Home Science Capita hack: 90 organisations report data breaches to watchdog

Capita hack: 90 organisations report data breaches to watchdog

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Around 90 organisations have reported breaches of personal data held by Capita, the outsourcing giant, according to a privacy watchdog.
The company suffered a cyber attack in March this year and it then emerged that Capita had left a pool of data unsecured online.
Hundreds of thousands of people are now being warned that they could have been affected by the hack
Capita says it has taken steps to secure the data.
The Information Commissioners Office (ICO), the privacy and data watchdog, said that so far around 90 organisations had been in contact regarding Capita.
"We are receiving a large number of reports from organisations directly affected by these incidents and we are currently making enquiries", said the ICO.
Capita is used by a large number of public and private organisations and they handle the personal information of millions of people.
Many company pension schemes administer payments through Capita and its clients also include councils.
Capita is facing two issues. The first was the cyber attack earlier this year, followed in May when news broke that Capita had left a repository of files unsecured online.
The company said: "Capita continues to work closely with specialist advisers and forensic experts to investigate the cyber incident and we have taken extensive steps to recover and secure the data."
Security researcher Kevin Beaumont told the BBC the first incident, which he is "very confident" was a ransomware attack, was significant because of the breadth of data potentially at risk which could expose victims to fraud.
Mr Beaumont alerted Capita to the second issue, which left files unsecured online, in April but it only emerged publicly the following month.
A number of councils have said they believe personal data was put at risk, although Capita initially told journalists it did not believe that this was the case.
The ICO is encouraging organisations to see if personal data they hold has been affected by the attack or by the exposed data.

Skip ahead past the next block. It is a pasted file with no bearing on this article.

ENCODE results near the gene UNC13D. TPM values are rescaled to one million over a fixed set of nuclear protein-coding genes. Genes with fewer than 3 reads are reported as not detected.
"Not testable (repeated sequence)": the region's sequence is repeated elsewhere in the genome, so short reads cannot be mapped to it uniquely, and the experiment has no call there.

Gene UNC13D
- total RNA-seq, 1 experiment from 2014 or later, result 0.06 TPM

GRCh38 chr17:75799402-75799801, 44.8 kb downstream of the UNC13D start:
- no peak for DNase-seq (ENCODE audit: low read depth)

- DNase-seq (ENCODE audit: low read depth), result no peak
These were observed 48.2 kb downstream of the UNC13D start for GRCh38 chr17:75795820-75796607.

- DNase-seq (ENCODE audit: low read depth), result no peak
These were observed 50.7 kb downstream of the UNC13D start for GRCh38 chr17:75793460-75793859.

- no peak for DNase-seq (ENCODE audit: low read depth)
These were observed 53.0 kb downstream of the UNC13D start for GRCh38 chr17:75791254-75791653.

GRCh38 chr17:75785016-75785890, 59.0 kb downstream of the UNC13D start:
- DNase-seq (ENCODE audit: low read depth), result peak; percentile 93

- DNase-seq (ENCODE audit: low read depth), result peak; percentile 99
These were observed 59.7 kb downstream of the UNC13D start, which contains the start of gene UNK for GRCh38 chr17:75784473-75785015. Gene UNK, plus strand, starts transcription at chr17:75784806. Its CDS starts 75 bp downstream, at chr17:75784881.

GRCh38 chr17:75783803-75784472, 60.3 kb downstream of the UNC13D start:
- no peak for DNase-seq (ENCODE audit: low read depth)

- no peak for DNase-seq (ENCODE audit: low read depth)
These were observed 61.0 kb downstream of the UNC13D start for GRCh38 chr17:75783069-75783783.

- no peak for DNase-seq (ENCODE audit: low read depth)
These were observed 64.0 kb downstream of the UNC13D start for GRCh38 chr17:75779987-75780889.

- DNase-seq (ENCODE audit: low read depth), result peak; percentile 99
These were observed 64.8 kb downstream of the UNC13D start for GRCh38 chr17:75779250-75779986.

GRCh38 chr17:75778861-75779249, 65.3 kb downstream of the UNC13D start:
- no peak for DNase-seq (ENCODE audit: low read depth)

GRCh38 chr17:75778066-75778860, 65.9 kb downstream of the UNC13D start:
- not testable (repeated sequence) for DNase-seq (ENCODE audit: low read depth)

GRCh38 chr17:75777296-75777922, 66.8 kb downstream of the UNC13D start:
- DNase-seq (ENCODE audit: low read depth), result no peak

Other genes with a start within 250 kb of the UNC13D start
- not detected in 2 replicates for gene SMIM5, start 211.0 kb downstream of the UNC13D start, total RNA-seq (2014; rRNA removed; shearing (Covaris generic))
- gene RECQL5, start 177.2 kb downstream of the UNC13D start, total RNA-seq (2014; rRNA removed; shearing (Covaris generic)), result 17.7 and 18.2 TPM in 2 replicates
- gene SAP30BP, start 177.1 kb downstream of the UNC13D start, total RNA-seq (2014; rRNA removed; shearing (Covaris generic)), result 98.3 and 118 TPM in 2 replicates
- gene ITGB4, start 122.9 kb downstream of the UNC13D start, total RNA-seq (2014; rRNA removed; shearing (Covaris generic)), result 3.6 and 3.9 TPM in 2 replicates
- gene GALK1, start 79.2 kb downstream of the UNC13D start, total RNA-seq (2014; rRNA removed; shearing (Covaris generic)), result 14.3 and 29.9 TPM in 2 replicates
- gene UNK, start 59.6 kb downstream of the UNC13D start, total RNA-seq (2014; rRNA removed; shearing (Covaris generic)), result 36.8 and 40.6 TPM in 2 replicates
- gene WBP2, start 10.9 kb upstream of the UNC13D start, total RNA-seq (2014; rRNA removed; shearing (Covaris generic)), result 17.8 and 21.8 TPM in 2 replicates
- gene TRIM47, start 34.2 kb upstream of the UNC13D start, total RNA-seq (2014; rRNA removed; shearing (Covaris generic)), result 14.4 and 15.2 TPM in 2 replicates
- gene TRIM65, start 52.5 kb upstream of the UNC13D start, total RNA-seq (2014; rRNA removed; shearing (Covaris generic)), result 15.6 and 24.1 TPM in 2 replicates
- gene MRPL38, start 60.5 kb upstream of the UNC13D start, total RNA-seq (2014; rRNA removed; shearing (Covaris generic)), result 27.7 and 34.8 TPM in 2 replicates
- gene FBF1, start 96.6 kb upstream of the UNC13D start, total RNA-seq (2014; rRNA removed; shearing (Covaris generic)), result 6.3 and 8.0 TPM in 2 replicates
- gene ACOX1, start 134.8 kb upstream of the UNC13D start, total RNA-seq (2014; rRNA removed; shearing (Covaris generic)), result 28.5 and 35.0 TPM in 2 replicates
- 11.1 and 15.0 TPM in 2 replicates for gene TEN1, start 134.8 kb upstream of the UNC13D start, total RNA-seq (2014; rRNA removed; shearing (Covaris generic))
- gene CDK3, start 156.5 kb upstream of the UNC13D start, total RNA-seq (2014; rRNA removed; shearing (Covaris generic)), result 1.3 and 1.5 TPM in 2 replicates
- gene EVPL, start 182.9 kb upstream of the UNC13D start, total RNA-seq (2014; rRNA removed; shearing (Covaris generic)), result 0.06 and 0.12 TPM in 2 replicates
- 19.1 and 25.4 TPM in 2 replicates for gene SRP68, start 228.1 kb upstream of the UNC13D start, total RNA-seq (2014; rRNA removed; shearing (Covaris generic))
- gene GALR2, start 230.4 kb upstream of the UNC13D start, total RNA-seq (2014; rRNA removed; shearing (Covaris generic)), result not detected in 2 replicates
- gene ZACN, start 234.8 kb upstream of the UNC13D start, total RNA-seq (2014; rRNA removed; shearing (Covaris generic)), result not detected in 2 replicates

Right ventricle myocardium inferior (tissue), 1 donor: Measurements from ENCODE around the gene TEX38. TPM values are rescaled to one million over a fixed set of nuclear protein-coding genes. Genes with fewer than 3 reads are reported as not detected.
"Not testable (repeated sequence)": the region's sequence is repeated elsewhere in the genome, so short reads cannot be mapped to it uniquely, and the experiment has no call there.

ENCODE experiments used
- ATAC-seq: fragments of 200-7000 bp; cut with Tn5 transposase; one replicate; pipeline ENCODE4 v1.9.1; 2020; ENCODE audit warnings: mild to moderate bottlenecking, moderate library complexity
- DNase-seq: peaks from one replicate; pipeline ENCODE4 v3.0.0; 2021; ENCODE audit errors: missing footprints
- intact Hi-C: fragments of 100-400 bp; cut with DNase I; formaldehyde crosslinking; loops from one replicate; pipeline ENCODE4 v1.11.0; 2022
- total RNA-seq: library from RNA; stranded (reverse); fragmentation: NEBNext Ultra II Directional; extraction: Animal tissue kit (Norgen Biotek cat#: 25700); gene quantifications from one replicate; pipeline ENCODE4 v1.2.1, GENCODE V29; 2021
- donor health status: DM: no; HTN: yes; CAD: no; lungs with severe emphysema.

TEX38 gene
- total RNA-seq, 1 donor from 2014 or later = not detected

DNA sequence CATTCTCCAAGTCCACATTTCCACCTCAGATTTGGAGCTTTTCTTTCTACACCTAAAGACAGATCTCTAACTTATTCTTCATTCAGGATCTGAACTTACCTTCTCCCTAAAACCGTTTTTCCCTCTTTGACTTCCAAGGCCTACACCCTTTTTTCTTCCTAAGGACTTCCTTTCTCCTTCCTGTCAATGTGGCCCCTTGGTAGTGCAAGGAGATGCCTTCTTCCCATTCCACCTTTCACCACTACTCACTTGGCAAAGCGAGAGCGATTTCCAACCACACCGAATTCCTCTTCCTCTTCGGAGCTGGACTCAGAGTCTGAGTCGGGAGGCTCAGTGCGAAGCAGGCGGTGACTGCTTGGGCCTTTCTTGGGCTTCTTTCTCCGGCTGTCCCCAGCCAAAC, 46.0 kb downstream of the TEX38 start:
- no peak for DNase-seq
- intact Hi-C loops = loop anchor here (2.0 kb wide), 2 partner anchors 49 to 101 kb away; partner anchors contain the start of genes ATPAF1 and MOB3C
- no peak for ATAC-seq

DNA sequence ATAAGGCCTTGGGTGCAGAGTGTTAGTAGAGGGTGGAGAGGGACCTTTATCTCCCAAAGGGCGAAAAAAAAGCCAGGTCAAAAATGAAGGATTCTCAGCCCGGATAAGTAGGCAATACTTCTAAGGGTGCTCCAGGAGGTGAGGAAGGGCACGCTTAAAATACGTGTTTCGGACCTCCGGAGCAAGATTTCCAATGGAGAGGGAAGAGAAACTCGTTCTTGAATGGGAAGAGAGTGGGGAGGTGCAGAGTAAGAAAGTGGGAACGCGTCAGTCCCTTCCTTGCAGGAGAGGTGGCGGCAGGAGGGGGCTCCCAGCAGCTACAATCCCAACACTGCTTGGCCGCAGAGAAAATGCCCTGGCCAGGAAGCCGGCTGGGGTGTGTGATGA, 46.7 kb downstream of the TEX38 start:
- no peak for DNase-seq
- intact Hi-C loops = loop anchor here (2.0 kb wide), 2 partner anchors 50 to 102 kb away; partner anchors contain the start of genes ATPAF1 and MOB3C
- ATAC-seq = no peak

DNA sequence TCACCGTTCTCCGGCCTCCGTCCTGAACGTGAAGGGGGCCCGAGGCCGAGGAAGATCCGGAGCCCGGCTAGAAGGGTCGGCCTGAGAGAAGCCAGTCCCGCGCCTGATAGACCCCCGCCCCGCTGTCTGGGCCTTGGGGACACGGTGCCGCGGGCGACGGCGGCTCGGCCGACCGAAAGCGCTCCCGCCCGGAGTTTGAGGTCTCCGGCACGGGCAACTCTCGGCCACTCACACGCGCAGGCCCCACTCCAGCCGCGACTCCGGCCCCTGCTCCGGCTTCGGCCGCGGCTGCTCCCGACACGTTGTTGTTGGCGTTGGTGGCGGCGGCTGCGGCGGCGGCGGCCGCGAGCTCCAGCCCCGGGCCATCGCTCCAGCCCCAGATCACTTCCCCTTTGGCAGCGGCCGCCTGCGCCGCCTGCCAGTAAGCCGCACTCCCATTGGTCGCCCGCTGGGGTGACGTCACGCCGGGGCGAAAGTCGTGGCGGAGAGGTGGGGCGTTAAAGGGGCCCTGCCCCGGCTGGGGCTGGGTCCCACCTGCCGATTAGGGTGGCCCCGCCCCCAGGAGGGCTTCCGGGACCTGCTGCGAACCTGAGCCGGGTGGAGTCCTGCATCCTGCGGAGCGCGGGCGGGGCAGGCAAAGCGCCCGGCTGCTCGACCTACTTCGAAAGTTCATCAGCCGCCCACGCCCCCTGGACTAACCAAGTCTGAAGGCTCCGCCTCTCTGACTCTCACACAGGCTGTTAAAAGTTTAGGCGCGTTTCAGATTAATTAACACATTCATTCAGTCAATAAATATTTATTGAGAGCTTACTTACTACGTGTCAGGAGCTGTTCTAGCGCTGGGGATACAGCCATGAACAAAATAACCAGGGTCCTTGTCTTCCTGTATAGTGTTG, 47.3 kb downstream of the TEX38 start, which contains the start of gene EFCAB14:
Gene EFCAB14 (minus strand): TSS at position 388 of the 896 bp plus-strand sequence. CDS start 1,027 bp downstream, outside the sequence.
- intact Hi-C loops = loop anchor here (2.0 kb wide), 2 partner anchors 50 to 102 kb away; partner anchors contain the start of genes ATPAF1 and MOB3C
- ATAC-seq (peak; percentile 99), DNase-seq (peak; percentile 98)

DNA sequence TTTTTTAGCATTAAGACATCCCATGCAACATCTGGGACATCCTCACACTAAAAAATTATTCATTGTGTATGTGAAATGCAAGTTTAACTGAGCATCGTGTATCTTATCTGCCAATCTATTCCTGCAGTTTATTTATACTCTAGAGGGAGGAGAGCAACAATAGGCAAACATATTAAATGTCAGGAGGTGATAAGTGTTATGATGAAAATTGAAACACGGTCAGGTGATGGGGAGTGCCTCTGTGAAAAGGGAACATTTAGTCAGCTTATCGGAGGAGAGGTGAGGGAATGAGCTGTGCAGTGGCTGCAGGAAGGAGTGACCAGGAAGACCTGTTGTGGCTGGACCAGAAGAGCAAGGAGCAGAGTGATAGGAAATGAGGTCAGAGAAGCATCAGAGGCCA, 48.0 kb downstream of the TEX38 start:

Personal data is defined as information that relates to an particular individual or could be used to identify someone – such as a name or an address.
Organisations must notify the ICO within 72 hours of becoming aware of a personal data breach, unless it does not pose a risk to people's rights and freedom.
The cyber attack in March hit a number of pension funds which use a Capita system called Hartlink.
Earlier this month, The Pensions Regulator (TPP) wrote to over 300 pension funds asking them to check if their data had been put at risk by the attack.
The Universities Superannuation Scheme (USS) pension fund, the UK's main pension fund for universities, is in the process of writing to all its 500,000 members to inform them their data was at risk.
The letter, seen by the BBC, warns recipients "some of your personal information was held on Capita computer servers accessed by hackers earlier this year".
Personal data was "accessed and/or copied" by the hackers the letter says including "your title, initial(s), and name, your date of birth, your National Insurance number, your USS member number and your retirement date".
It said recipients have been given 12 months use of a service operated by Experian, a credit score company, that helps "detect possible misuse of your personal data".
Dr Eleanor Drage, a senior researcher at Cambridge University, was one of those who received a warning letter.
She said: "I've got the whole of my career ahead of me and my personal and pension data is now forever out in the wild."
She worried that the data could be connected to other information about her and said the offer of the Experian service was "not a resolution, it's an insult".
She added that a number of her fellow academics had been discussing possibly taking legal action as a result of what happened.
Capita told the BBC: "We have worked quickly to provide our clients with information, reassurance and support, while delivering for them as a business.
"In instances where we need to provide further support to those affected, we will do so."
It said the data exposed online in the second incident "was secure and no longer accessible and our investigations into this matter are ongoing."
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